Once describing China as a “currency manipulator” and labelling them guilty of “unfair trade practices”, US president Donald Trump’s administration has now agreed to a 10-part trade deal with China.

The deal will allow imports of US beef to China and the US will allow imports of Chinese cooked poultry.

Chinese markets have been closed to US beef since 2003 due to the outbreak of human BSE — blocking US producers from one of the largest and fastest growing markets in the world.

China is the world’s second largest beef market by value and the fastest growing among the five largest beef markets according to GlobalData research.

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The US has long banned Chinese cooked poultry due to concerns about food safety.

In 2007 a number of pet food brands recalled products made in China after it was determined they were causing pets to become sick or die.

And in 2008 tens of thousands of chickens were culled due to the use of melamine in their feed which makes both the meat and eggs toxic.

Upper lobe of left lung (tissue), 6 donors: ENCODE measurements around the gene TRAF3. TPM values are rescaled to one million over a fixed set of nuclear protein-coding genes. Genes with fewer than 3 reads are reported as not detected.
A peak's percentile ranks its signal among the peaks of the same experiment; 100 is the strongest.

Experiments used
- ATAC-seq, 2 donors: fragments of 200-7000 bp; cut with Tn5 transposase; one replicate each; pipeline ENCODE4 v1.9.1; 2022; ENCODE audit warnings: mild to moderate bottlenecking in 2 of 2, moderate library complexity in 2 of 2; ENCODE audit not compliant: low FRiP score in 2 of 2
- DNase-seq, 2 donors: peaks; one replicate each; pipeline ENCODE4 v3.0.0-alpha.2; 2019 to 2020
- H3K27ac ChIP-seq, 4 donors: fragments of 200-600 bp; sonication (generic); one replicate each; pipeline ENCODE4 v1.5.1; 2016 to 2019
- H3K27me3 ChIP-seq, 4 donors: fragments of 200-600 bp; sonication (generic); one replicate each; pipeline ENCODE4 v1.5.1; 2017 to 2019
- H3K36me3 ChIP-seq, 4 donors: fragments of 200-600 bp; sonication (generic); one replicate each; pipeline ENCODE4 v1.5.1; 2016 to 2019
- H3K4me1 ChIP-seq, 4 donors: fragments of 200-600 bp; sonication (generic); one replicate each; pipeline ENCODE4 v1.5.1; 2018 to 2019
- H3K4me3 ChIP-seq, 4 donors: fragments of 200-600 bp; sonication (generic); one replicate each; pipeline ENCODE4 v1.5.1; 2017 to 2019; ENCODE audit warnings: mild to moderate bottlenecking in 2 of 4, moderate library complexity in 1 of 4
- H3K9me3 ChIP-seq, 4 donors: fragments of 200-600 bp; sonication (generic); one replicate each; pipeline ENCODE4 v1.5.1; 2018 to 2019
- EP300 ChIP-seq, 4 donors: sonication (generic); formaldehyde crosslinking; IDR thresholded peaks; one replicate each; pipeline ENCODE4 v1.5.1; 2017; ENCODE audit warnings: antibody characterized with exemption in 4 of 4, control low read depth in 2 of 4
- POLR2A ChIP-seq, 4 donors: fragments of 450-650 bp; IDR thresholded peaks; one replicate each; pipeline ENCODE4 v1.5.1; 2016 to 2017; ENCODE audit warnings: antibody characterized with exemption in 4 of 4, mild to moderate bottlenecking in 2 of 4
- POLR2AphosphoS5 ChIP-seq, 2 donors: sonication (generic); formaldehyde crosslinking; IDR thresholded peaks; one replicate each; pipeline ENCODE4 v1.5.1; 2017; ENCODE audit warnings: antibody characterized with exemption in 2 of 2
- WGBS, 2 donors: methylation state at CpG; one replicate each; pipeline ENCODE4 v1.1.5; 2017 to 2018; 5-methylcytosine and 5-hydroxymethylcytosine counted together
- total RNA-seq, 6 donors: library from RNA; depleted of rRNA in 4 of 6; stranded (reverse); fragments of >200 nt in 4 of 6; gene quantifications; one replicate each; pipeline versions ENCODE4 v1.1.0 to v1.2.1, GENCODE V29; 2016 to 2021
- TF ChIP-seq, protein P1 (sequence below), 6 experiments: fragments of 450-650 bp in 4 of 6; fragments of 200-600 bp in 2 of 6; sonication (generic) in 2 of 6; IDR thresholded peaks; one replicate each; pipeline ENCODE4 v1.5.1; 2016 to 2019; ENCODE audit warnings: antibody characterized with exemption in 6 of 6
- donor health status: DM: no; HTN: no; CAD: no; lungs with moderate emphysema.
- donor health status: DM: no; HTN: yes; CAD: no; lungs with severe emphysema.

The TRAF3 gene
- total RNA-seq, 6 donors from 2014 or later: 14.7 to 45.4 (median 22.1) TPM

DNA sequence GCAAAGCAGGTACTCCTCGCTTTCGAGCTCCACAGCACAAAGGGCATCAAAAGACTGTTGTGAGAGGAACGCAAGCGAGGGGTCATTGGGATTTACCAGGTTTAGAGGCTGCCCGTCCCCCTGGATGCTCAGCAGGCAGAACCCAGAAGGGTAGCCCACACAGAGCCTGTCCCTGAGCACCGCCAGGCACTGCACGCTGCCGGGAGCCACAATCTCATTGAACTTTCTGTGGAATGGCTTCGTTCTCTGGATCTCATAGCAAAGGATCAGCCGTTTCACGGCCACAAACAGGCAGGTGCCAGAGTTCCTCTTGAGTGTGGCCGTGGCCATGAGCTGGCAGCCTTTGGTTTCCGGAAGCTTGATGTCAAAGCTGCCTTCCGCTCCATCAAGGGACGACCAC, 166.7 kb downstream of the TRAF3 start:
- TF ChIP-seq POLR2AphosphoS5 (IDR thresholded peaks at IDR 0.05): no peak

In 2016 these concerns were partially put to rest by a 2016 Food Safety and Inspection Service (FSIS) report which recommended that the US move forward with the regulatory process of determining Chinese cooked poultry slaughter systems as equivalent to those in the US.

Though the deal lacks the magnitude of the now dead Trans-Pacific Partnership for some it represents a shift of the Trump administration towards the old status quo: attempts at calm and collected mutually beneficial trade deals.